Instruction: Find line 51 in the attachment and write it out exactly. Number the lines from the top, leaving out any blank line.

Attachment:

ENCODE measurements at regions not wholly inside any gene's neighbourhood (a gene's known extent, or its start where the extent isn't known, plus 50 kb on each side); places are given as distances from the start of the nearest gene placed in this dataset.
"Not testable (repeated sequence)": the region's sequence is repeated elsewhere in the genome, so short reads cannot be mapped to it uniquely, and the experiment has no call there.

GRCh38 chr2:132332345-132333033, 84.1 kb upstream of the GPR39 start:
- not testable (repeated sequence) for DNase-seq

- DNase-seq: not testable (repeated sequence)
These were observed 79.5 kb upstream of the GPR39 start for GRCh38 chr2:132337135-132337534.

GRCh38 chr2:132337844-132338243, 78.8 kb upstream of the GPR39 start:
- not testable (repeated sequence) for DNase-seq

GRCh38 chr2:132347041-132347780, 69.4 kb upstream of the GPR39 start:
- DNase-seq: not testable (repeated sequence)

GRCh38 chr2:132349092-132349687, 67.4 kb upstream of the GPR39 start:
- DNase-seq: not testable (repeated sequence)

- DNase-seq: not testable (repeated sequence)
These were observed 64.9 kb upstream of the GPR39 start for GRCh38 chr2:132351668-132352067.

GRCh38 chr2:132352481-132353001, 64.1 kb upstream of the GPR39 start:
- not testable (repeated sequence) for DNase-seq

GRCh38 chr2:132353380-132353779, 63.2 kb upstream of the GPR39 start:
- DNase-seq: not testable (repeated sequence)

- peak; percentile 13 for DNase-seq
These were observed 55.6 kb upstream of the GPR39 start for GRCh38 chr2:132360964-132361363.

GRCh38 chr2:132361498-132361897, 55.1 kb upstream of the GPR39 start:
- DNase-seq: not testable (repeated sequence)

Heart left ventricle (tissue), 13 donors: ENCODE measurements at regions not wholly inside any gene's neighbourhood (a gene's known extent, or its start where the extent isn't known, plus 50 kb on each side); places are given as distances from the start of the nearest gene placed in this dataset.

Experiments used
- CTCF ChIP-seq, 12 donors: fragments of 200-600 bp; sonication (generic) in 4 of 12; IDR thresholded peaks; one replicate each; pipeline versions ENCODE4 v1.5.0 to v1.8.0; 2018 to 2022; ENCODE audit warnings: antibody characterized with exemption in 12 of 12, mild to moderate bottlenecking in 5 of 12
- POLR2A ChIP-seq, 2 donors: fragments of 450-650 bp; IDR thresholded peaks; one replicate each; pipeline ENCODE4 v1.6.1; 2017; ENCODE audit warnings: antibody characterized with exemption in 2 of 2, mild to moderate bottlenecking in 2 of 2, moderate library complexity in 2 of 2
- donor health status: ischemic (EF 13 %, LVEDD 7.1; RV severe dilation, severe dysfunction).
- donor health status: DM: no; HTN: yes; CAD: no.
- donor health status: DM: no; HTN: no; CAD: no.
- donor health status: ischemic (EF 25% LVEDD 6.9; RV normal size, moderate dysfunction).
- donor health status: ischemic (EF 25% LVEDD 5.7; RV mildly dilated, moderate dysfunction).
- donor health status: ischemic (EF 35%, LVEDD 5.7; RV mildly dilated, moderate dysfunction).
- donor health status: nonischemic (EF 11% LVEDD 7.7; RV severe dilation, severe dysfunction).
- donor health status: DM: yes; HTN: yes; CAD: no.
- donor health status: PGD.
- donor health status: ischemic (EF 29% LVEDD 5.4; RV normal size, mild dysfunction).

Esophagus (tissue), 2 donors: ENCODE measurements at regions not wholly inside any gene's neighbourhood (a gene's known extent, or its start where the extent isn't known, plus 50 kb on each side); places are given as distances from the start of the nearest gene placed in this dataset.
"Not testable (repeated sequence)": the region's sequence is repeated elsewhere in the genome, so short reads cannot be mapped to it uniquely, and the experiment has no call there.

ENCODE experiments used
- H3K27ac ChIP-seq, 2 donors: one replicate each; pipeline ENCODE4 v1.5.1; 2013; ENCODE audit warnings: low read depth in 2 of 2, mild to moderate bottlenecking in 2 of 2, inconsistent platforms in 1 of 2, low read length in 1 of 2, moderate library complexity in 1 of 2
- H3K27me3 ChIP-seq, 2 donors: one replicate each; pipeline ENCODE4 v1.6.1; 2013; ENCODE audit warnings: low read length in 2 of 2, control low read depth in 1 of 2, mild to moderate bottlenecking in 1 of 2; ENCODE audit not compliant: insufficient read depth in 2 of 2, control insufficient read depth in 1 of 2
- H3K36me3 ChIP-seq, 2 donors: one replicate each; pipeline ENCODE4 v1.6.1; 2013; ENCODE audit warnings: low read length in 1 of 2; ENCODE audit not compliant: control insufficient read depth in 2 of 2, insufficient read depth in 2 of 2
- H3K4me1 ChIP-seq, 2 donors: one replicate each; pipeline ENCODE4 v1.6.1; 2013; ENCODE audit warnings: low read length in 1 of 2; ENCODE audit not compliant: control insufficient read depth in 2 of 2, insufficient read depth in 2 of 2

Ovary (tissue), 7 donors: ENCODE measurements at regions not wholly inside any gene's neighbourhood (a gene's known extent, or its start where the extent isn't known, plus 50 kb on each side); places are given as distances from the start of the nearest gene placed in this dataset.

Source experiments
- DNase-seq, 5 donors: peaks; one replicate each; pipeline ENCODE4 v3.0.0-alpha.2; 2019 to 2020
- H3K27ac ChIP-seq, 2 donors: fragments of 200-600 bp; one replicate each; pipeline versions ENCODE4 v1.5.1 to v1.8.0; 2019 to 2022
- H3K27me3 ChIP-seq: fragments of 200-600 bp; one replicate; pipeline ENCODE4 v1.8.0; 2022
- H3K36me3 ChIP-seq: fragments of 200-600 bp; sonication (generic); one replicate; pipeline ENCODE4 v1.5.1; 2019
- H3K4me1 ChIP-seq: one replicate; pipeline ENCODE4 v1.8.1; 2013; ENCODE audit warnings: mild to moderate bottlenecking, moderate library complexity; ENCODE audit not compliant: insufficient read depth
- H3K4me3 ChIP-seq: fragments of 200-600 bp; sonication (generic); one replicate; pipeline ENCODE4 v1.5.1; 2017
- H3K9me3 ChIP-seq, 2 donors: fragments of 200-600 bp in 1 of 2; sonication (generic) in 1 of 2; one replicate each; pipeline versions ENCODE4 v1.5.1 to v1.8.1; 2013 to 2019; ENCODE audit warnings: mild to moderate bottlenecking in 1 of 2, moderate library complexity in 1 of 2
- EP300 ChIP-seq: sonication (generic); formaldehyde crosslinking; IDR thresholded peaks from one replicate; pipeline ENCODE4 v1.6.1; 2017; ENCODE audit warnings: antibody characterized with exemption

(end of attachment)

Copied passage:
- H3K4me3 ChIP-seq: fragments of 200-600 bp; sonication (generic); one replicate; pipeline ENCODE4 v1.5.1; 2017